19. Capacity building and experience sharing has been an important part of the assistance extended by India during this period. This is something that the authors of the paper could also examine in greater detail as it has the potential to emerge as an important area for our healthcare industry’s global outreach.

20. We have organised a number of online training programmes on COVID-19 testing, clinical practices, case management, vaccine development and delivery etc. under the India PACT (Partnerships for Accelerating Clinical Trials) programme spearheaded by Department of Biotechnology for participants from various countries, including from Africa and the Gulf. We have also organised a training programme covering administrative and operational aspects of vaccination. Additionally, we have shared our experience of managing the pandemic through the courses run under the Indian Technical and Economic Cooperation (ITEC) programme.

21. Last month, the Prime Minister while addressing the Health Secretaries and technical experts of neighbouring countries suggested several measures to further regional cooperation in the area of healthcare. These included: a special visa scheme for our doctors and nurses; an air ambulance agreement for medical contingencies; a regional platform for collating, compiling and studying data on vaccines; and a regional network for promoting technology-assisted epidemiology for preventing future pandemics.

22. The Global Health Strategies Paper highlights an important aspect of our response to the pandemic. As the paper notes, during the initial weeks of the pandemic, there was a severe shortage of critical medical items such as diagnostics, personal protective equipment and ventilators. India has come a long way in this area since the virus was first detected. Within a few months, Indian industry was able to increase production of most of the items significantly enabling us to not only meet the domestic requirement but also export these items.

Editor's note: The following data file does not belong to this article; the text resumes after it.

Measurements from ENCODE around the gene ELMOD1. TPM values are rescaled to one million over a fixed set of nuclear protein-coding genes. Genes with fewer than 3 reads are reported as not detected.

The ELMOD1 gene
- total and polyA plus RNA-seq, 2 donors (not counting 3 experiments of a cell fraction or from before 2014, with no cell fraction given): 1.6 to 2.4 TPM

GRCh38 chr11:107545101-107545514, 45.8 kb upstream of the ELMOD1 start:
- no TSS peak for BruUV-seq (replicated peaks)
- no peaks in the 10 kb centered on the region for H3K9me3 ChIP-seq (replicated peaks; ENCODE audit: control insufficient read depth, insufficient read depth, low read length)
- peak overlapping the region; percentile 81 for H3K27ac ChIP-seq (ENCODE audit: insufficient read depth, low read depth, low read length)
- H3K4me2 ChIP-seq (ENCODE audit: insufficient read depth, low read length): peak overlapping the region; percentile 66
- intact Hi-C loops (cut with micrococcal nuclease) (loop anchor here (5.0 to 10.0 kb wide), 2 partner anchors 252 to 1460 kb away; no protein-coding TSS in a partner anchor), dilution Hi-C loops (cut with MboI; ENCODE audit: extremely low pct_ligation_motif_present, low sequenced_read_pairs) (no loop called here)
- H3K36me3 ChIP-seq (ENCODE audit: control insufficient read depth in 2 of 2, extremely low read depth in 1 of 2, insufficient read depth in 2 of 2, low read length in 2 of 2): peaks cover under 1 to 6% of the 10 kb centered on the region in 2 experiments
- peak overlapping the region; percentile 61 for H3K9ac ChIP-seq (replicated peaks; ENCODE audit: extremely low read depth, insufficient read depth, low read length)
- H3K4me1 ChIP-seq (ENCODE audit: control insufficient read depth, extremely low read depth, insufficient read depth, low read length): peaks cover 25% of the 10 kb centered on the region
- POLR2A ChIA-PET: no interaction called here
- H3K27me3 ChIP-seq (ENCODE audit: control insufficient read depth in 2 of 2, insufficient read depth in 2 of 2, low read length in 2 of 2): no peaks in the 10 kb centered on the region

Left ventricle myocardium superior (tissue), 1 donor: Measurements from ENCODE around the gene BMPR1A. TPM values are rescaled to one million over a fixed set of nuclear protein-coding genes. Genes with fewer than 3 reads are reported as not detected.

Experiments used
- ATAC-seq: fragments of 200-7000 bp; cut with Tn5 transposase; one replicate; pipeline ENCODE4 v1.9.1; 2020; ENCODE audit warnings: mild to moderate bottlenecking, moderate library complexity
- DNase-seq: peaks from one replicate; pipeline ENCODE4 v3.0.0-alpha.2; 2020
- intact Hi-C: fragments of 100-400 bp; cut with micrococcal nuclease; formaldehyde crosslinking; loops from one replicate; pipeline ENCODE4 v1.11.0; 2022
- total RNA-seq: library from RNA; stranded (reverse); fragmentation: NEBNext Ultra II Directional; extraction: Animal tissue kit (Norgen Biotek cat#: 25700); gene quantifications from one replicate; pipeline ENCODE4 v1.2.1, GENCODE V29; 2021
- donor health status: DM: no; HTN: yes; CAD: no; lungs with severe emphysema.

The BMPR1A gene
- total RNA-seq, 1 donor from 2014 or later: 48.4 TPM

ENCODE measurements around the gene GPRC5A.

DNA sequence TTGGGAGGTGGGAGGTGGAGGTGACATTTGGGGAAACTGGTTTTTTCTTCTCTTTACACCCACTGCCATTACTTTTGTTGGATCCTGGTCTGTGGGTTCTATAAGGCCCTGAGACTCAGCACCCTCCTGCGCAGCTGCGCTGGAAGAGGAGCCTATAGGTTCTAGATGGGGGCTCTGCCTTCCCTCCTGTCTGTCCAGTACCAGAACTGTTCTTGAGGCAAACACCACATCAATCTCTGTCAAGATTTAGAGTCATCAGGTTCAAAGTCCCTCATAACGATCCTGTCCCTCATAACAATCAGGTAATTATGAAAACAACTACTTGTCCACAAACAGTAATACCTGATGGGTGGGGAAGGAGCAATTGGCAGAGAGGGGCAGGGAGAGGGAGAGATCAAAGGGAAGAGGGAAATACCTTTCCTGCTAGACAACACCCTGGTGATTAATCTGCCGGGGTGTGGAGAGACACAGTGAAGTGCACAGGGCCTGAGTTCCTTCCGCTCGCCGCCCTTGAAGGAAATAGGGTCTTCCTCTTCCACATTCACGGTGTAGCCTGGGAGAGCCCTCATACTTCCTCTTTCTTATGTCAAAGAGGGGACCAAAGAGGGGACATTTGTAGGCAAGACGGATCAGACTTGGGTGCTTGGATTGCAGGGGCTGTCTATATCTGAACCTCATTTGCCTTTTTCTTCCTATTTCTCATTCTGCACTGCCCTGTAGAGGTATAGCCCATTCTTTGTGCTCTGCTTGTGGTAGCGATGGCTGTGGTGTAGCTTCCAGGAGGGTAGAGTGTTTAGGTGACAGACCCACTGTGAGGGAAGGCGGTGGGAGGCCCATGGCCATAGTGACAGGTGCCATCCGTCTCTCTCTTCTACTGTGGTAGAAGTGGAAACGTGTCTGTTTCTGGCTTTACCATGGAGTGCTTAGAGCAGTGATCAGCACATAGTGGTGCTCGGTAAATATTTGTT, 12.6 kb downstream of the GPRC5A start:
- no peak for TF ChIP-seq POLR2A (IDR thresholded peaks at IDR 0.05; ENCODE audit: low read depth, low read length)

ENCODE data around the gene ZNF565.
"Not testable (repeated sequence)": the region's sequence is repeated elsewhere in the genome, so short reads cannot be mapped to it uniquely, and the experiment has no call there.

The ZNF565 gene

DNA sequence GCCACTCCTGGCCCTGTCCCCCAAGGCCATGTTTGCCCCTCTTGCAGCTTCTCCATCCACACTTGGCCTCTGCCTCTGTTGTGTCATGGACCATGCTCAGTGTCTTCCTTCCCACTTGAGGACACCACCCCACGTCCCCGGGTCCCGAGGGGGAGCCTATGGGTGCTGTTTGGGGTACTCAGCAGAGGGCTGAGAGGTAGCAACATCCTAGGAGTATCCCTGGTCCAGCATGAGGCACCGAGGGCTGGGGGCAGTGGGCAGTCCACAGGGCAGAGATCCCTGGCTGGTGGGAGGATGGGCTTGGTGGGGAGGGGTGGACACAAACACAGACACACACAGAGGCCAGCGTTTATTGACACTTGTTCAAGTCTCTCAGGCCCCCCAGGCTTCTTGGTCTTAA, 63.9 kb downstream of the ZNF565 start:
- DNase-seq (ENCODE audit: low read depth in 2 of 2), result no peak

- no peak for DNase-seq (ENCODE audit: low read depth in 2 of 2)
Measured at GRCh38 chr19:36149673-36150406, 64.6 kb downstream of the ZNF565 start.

23. The statistics on our manufacturing capacity, some of which I have taken from the paper, are impressive. Today, India is the world’s second largest manufacturer of PPE kits. By December 2020, India had exported over 20 million PPE kits and 40 million N-95 masks to a number of countries. We now have the capacity to produce about 1 billion RT-PCR test kits at very competitive prices. This increase has also contributed to a rapid scaling up of testing capacity in India which was instrumental in the Government’s ‘Test Track and Treat’ strategy. The number of COVID tests conducted across the country has crossed 240 million last week.

24. The paper concludes with ideas on the way ahead for the Indian healthcare industry, including by addressing gaps at the bottom and top of the pharma value chain with regard to active pharmaceutical ingredients (APIs) and original molecules. It rightly suggests that India is poised to be more than a pharmacy to the world and can offer a wide range of healthcare solutions to other countries. There is huge international demand for our vaccines, pharmaceuticals and other medical items. The paper includes several case studies showcasing the strength of our pharmaceuticals industry. All these examples point towards the high quality of Indian pharmaceutical products and the trust they enjoy across the globe.

25. The COVID-19 crisis has demonstrated that the rise of India as an Atmanirbhar partner is good for the world. In this environment, we expect to see more global players cooperating with their Indian counterparts in the pharma and healthcare sectors. This is likely to go beyond shifting parts of supply chains to India. We expect to see collaborations, manufacturing and R&D tie-ups in this field. We are working with some of our partner countries to create secure, resilient and sustainable supply chains for ourselves and the world at large. India has the unique advantage of a robust IT and IT services sector to back up the delivery of health services, as seen in the CoWin portal for Covid vaccinations. As health security and health supply chains move up on the priority lists of the world’s governments and we increasingly adapt to data-driven health technologies, the Indian pharmaceutical industry is perfectly poised to embrace the emerging opportunities.

Thank you.